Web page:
Thursday, November 15, 2012
In my previous post, I quoted extensively from Chesterton's essay Cheese. You can find a 15 minute lecture on the essay here. (It starts about the 10 minute mark). As the lecturer states, besides the higher quality and better taste that often comes from non-industrial local food, there is a placedness and a connectedness tying farmer and cheesemaker to the land as they practice their respective crafts, hopefully with love for the thing they are creating and the person who will consume it.
"Beyond politics" envisions building and perserving culture, which, almost by definition, means attending to the local and the quotidian even in the face of hostile bureaucrats. This story from eight years ago tells of a 40 year old Czech farmer who has to sell his cheese as "animal feed" because it was too costly to comply with the EU's cheese making regulations. A sign outside his farm reads: "Goat's cheese made from non-pasteurised milk. Hand kneaded. Recipe kept for six generations. Absolutely failing to meet EU norms, therefore designated for animal feeding purposes. Tested on people." The EU's cheese police (health inspectors) stand outside his farm "interviewing customers about what they plan to do with the cheese."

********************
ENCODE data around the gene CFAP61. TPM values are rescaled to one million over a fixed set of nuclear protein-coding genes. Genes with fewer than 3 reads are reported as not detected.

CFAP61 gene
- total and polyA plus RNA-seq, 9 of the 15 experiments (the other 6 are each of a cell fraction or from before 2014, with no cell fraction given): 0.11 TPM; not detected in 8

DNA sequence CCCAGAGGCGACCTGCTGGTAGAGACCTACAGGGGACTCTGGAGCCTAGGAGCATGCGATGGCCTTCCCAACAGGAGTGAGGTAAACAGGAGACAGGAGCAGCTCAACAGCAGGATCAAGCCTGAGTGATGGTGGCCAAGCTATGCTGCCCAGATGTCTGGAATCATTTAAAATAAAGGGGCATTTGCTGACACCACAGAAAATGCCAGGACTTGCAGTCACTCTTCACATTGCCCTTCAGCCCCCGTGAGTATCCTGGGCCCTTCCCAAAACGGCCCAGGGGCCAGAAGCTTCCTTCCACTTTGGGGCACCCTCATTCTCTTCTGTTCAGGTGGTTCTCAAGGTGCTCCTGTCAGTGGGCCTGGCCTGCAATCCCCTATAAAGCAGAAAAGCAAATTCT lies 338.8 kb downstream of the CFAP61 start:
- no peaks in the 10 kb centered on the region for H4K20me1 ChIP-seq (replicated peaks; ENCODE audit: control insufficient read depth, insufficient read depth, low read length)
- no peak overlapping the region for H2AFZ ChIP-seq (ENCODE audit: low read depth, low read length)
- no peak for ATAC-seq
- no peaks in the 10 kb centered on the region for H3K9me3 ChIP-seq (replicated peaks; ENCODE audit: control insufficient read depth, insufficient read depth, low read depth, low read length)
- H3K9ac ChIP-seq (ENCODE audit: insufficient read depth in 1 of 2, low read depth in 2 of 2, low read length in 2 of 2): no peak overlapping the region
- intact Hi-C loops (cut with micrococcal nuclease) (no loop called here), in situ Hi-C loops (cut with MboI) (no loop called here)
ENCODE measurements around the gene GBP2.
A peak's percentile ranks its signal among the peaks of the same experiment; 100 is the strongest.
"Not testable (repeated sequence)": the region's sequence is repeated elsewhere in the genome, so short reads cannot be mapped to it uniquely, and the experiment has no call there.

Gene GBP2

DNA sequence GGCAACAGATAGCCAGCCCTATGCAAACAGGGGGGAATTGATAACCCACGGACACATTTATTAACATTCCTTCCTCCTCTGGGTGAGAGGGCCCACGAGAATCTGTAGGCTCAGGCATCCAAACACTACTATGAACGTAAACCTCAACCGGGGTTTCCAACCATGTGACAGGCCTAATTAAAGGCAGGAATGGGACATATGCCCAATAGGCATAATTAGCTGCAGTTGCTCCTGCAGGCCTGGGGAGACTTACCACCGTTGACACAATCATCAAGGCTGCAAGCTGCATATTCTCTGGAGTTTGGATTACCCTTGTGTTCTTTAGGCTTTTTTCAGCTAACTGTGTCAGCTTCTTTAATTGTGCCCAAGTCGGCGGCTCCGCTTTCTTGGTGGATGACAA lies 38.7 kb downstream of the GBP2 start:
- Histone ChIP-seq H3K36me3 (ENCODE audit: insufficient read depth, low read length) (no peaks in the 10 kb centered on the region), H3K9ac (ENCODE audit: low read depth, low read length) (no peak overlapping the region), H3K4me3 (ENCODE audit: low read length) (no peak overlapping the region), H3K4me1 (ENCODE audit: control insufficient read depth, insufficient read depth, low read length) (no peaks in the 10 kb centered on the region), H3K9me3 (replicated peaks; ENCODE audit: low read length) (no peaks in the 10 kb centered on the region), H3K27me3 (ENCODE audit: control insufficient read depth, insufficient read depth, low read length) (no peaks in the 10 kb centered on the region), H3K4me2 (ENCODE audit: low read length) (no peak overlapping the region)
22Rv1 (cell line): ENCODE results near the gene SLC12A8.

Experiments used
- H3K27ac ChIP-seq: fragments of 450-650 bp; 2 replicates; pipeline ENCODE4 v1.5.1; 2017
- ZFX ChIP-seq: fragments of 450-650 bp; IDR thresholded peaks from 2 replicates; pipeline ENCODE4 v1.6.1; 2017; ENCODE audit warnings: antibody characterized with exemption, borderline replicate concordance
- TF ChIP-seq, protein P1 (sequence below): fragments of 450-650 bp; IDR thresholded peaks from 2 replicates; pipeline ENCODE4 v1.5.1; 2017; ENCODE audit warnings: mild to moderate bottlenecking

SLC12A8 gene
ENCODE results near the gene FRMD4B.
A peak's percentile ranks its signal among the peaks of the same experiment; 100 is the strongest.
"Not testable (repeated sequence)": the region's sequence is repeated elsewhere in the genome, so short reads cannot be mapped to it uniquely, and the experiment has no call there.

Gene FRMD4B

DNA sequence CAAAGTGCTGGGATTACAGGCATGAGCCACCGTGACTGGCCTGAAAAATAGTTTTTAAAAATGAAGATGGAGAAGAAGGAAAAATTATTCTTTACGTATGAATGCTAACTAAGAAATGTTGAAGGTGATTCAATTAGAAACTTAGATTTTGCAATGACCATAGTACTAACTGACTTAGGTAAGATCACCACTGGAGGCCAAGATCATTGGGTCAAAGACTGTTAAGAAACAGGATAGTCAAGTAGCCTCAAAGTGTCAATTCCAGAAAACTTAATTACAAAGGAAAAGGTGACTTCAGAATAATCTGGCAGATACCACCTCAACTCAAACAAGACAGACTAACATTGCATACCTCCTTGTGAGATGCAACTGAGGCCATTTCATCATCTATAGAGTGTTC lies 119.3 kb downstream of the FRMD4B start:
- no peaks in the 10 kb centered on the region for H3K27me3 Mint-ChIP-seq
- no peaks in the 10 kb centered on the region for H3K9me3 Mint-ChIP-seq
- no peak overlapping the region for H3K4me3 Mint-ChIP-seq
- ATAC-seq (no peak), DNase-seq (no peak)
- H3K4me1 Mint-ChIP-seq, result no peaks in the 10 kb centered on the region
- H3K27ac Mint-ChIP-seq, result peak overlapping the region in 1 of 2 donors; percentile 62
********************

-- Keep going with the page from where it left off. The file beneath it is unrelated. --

Today I will do a little toward perserving local culture when I pick up my Thanksgiving turkeys (and some cheese) from the Oklahoma Food Coop.